If you are thinking of installing solar panels on your home to save on your power bill, the time may be right as South Carolina solar experts work to break the electrical monopoly and let the sun shine in.
Legislation moving through the South Carolina Legislature aims to “streamline” the solar industry by removing roadblocks utilities have put up to hinder production of large scale solar power.
“The utilities have a robust red tape system for these large solar farms to connect to the grid,” said Tommy Gardiner, communications director for Conservation Voters of South Carolina. That system makes it difficult for solar operations to efficiently put their energy on the public grid.
“This bill streamlines that process and it helps guarantee that those large solar rays can be put on the grid faster,” Gardiner said.
Since Gov. Nikki Haley opened up the solar market in S.C. in 2014, billions in investments and thousands of jobs have been created on the utility level of solar energy. But a utility’s business model is not conducive to renewable, long-term solar energy production, because its energy is produced by a contractor, not the utilities themselves.
Matt Moore, a Republican strategist and chair of the Palmetto Conservative Solar Coalition, said that utility-scale solar is more than an environmental plus.
“Most people want a choice when it comes to power. Traditionally, it’s been tied to utilities and we see one rate, one bill, there are no questions asked,” Moore said.
The Palmetto Conservative Solar Coalition is a bipartisan group of homeowners and business owners from across the state. The conservative push for solar isn’t unique to South Carolina because it’s good business.
“There are about 3,000 solar jobs in South Carolina,” Moore said. “That’s from zero five years ago to about 3,000… it’s a growing industry that attracts skilled workers.”
Steffanie Dohn is the Director of government relations for Southern Current, a solar developer based in Charleston. She also serves on the board of the S.C. Solar Business Council. Dohn said solar developers are prepared to invest upwards of $5 billion over the next three years in South Carolina. Most of that money would go to building large solar farms in rural, sunny communities throughout the state.
The investments would produce property tax revenue for the mostly low-income, rural communities where the farms would be located. Another plus? The projects don’t put a strain on public resources.
“Solar panels don’t go to school,” she said.
Apart from the economic impact, the solar industry would offer “energy freedom,” according to Alan Hancock, energy and climate advocacy director for the Coastal Conservation League.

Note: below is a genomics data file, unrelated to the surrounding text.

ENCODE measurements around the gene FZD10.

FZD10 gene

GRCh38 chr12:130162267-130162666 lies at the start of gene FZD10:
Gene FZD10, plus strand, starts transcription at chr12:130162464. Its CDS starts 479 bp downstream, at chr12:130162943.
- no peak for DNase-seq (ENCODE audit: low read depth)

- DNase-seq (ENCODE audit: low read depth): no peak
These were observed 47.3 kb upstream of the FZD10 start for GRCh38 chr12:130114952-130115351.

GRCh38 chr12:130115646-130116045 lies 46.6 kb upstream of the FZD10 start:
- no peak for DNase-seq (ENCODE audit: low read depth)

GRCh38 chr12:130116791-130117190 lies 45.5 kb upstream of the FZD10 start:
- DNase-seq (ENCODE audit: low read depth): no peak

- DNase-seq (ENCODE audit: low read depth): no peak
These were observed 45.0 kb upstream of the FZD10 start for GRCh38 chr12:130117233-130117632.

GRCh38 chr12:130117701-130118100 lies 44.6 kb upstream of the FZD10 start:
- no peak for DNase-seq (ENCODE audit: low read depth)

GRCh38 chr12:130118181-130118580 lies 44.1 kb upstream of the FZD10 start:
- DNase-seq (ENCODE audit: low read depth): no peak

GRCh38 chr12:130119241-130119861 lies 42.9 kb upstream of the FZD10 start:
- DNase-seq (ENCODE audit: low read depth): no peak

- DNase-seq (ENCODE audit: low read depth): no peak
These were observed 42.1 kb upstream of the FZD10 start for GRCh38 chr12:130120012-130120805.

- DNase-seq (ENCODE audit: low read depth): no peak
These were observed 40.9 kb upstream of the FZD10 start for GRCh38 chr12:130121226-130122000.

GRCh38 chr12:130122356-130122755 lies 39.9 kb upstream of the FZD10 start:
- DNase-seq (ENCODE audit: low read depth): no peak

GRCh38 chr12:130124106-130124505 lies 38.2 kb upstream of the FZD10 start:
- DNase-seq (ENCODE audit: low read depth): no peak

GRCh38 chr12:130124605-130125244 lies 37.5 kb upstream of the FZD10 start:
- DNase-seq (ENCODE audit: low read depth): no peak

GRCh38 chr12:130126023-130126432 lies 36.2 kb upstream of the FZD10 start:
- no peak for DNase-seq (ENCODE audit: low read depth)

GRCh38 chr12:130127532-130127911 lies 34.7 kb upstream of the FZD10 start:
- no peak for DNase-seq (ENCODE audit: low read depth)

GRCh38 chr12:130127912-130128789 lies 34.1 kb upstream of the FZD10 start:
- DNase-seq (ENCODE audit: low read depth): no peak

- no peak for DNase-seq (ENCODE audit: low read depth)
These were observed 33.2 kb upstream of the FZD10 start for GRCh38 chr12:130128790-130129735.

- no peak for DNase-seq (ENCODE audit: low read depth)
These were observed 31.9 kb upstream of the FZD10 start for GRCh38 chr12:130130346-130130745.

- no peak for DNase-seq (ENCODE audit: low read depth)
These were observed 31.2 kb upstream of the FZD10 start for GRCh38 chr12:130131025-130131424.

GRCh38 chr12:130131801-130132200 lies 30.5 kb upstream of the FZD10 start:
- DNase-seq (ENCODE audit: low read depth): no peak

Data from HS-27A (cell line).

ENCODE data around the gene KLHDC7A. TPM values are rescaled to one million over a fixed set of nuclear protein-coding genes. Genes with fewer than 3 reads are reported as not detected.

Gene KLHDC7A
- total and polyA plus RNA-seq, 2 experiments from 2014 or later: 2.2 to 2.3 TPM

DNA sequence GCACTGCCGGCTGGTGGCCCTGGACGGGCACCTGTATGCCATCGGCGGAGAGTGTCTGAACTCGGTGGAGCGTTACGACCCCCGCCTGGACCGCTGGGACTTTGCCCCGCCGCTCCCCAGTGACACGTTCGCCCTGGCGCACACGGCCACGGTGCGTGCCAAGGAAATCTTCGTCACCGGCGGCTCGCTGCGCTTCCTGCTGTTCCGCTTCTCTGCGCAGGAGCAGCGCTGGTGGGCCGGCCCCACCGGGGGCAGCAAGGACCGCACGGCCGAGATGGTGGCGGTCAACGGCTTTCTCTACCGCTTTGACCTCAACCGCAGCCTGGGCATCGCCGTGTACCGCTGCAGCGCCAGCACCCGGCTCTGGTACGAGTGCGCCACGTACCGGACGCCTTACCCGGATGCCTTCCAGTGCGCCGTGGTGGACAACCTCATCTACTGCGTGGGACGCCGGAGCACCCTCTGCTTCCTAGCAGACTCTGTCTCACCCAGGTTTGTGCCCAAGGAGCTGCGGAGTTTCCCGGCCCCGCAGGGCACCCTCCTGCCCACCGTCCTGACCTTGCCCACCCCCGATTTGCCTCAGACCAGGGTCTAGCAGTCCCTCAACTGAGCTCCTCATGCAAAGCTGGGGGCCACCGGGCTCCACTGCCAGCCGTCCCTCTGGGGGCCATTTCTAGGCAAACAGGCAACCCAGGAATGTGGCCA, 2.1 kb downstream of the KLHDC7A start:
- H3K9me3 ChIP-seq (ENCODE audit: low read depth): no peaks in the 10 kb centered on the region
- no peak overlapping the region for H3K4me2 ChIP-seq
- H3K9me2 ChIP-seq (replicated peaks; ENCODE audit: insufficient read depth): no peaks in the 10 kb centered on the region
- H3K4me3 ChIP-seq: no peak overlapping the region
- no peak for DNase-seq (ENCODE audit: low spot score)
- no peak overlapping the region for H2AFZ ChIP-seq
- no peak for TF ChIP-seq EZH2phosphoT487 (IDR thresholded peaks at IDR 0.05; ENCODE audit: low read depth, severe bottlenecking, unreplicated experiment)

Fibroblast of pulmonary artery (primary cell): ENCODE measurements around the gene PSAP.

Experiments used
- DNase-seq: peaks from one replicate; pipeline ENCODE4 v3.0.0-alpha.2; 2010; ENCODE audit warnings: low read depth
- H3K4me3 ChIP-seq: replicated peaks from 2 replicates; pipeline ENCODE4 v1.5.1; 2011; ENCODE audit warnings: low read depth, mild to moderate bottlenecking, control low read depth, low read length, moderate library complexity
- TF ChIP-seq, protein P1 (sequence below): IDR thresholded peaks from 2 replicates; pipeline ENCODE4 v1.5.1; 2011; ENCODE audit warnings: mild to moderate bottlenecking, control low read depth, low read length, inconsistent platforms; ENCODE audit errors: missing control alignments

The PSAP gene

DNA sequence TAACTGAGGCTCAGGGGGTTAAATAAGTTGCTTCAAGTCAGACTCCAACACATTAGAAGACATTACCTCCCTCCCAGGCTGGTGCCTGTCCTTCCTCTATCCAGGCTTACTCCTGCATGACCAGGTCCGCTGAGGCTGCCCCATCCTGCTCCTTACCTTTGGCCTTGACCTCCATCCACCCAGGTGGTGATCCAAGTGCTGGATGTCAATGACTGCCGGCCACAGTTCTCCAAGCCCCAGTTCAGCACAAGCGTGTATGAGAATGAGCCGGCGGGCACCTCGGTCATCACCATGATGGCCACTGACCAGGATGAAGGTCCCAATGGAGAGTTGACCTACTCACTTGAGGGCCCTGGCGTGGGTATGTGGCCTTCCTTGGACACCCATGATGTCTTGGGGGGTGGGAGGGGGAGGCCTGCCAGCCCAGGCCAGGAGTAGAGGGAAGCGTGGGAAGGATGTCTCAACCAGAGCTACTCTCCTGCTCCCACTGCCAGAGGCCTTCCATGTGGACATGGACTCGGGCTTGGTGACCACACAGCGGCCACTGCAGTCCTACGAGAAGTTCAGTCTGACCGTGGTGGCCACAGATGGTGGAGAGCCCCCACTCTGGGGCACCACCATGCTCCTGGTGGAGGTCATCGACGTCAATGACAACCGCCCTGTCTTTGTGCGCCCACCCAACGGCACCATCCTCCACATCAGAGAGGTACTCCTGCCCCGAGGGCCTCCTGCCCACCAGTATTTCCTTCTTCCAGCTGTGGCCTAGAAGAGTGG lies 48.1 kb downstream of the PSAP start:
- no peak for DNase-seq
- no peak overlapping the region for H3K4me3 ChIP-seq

“Competition in energy is important, especially in the wake of V.C. Summer,” Hancock said.
The failed Fairfield County nuclear reactor project cost customers of state-owned utility company Santee Cooper and Cayce-based SCANA, parent company of SCE&G, $9 billion, sinking Santee Cooper into bankruptcy and forcing the sale of SCE&G. On March 20, S.C. Senate President Harvey Peeler called for Santee Cooper to be sold off because of the incompetency of its leaders.
Gardiner, who worked with Hancock and others to make the compromise version of the bill, said the utilities grip on the S.C. energy market will loosen.
“At its core, this bill is about market competition… and allowing everybody to have access to the same kinds of things so utilities don’t have the monopoly-like control that they’ve had for generations,” he said.
Although most of the frustrations with solar insiders stem from utilities, SCE&G has made considerable headway in solar.
The utility has contracts to buy energy from two Dominion Energy-owned solar utility-scale projects. Dominion purchased SCE&G last year after the VC Summer debacle.
In a statement from the company, SCE&G said they have “contracted for a significant amount of solar in the last several years.”
“This helps the company meet our goal to create the best energy options for all of our customers while working in the best interest of South Carolina,” the statement concluded.
The company worked with legislators and environmental groups on the energy bill, which was passed by the House unanimously in February.
Moore is hoping the Senate will pass the bill in the next few weeks. Gov. Henry McMaster is expected to sign the legislation.
“People can find true energy freedom. And that’s what we’re fighting for, this is an issue of freedom, it’s an issue of lower power bills and giving people a choice,” Moore said.